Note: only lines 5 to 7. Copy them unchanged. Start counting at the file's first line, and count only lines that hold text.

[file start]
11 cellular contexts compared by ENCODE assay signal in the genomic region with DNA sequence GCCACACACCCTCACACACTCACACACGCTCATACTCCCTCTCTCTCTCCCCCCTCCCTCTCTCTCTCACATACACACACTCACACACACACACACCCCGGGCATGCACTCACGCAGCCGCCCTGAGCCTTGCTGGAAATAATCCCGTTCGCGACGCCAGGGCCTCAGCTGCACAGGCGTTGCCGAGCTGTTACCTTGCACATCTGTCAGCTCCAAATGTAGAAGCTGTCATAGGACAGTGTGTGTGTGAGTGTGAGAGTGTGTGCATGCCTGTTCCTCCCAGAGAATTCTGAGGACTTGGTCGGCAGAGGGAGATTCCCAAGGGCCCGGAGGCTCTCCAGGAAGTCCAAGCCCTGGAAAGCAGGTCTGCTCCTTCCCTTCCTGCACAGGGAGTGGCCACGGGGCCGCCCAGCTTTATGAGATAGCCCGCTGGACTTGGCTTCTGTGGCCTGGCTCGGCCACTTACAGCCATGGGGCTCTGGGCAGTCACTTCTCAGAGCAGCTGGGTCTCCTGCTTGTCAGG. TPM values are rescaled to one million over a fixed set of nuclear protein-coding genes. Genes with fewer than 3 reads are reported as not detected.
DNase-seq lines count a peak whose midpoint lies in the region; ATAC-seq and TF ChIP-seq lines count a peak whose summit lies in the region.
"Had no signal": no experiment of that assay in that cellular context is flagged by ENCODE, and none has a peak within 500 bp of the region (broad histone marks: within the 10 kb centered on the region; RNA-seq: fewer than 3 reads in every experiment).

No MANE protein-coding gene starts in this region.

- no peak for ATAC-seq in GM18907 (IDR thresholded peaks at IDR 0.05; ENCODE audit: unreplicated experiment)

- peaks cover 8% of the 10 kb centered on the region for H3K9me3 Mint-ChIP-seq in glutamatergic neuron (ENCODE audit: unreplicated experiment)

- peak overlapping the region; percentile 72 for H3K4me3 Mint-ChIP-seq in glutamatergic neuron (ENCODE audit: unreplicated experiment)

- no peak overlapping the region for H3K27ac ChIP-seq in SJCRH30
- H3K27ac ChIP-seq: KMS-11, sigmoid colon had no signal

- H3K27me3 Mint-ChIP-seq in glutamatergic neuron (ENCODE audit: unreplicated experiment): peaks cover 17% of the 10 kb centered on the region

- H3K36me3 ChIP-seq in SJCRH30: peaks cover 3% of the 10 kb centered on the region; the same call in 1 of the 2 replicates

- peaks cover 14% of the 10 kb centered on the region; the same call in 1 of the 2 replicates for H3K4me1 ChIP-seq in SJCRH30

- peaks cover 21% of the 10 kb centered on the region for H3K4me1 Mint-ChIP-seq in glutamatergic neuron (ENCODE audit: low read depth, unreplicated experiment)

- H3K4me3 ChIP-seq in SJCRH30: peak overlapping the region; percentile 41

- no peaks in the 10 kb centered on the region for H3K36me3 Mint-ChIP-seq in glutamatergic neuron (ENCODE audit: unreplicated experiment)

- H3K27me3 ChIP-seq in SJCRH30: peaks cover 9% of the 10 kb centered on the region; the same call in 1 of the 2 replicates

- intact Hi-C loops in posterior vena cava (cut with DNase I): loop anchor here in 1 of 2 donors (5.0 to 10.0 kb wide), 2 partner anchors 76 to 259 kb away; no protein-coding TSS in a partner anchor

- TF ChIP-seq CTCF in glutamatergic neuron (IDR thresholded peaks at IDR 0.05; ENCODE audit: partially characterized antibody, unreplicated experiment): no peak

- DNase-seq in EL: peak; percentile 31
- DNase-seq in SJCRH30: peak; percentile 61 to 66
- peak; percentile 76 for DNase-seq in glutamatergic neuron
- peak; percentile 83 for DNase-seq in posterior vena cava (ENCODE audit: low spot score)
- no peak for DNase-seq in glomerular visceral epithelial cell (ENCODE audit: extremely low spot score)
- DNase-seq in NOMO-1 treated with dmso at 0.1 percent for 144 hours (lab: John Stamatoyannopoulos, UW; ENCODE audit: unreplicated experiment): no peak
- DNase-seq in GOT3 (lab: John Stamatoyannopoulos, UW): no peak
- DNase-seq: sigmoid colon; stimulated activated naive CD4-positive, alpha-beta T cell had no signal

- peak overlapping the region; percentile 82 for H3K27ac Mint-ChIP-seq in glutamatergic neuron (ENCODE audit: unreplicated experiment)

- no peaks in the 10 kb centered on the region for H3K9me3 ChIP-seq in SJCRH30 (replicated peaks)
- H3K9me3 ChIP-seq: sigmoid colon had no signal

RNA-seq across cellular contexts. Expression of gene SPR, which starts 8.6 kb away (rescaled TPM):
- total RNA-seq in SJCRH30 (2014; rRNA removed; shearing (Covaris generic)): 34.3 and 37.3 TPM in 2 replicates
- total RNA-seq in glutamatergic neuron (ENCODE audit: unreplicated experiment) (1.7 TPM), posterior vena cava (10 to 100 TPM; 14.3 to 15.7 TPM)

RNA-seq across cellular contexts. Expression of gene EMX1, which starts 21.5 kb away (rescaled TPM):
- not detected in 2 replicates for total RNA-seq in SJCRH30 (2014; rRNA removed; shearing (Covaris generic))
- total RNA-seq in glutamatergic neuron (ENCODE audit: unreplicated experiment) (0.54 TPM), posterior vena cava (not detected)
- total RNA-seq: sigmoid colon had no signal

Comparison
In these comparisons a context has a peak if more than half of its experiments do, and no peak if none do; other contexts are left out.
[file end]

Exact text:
- no peak for ATAC-seq in GM18907 (IDR thresholded peaks at IDR 0.05; ENCODE audit: unreplicated experiment)

- peaks cover 8% of the 10 kb centered on the region for H3K9me3 Mint-ChIP-seq in glutamatergic neuron (ENCODE audit: unreplicated experiment)

- peak overlapping the region; percentile 72 for H3K4me3 Mint-ChIP-seq in glutamatergic neuron (ENCODE audit: unreplicated experiment)